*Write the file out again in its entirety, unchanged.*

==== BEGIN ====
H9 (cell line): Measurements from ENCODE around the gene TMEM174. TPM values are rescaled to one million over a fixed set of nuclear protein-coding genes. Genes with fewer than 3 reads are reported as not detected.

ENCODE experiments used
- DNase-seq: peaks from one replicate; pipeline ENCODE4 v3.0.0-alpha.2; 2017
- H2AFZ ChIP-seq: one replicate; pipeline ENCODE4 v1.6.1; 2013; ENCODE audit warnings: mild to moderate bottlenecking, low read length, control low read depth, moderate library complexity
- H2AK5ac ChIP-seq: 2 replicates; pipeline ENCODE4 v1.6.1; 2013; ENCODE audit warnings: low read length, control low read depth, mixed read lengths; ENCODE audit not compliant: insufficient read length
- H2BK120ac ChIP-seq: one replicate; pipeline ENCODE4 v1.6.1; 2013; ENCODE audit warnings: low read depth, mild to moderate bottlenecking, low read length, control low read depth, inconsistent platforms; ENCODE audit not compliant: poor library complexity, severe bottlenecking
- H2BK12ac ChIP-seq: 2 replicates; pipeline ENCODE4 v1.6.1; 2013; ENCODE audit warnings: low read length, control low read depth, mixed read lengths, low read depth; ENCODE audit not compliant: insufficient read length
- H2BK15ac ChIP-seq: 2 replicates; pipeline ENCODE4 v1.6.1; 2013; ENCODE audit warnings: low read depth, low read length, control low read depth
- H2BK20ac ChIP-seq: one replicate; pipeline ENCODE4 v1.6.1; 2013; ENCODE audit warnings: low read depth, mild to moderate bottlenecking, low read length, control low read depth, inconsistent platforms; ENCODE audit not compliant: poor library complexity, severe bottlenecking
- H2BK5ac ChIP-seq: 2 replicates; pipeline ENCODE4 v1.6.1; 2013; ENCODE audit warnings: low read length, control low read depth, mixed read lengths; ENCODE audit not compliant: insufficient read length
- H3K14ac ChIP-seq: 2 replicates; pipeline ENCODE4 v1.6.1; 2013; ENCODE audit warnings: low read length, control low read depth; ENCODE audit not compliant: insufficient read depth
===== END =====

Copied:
H9 (cell line): Measurements from ENCODE around the gene TMEM174. TPM values are rescaled to one million over a fixed set of nuclear protein-coding genes. Genes with fewer than 3 reads are reported as not detected.

ENCODE experiments used
- DNase-seq: peaks from one replicate; pipeline ENCODE4 v3.0.0-alpha.2; 2017
- H2AFZ ChIP-seq: one replicate; pipeline ENCODE4 v1.6.1; 2013; ENCODE audit warnings: mild to moderate bottlenecking, low read length, control low read depth, moderate library complexity
- H2AK5ac ChIP-seq: 2 replicates; pipeline ENCODE4 v1.6.1; 2013; ENCODE audit warnings: low read length, control low read depth, mixed read lengths; ENCODE audit not compliant: insufficient read length
- H2BK120ac ChIP-seq: one replicate; pipeline ENCODE4 v1.6.1; 2013; ENCODE audit warnings: low read depth, mild to moderate bottlenecking, low read length, control low read depth, inconsistent platforms; ENCODE audit not compliant: poor library complexity, severe bottlenecking
- H2BK12ac ChIP-seq: 2 replicates; pipeline ENCODE4 v1.6.1; 2013; ENCODE audit warnings: low read length, control low read depth, mixed read lengths, low read depth; ENCODE audit not compliant: insufficient read length
- H2BK15ac ChIP-seq: 2 replicates; pipeline ENCODE4 v1.6.1; 2013; ENCODE audit warnings: low read depth, low read length, control low read depth
- H2BK20ac ChIP-seq: one replicate; pipeline ENCODE4 v1.6.1; 2013; ENCODE audit warnings: low read depth, mild to moderate bottlenecking, low read length, control low read depth, inconsistent platforms; ENCODE audit not compliant: poor library complexity, severe bottlenecking
- H2BK5ac ChIP-seq: 2 replicates; pipeline ENCODE4 v1.6.1; 2013; ENCODE audit warnings: low read length, control low read depth, mixed read lengths; ENCODE audit not compliant: insufficient read length
- H3K14ac ChIP-seq: 2 replicates; pipeline ENCODE4 v1.6.1; 2013; ENCODE audit warnings: low read length, control low read depth; ENCODE audit not compliant: insufficient read depth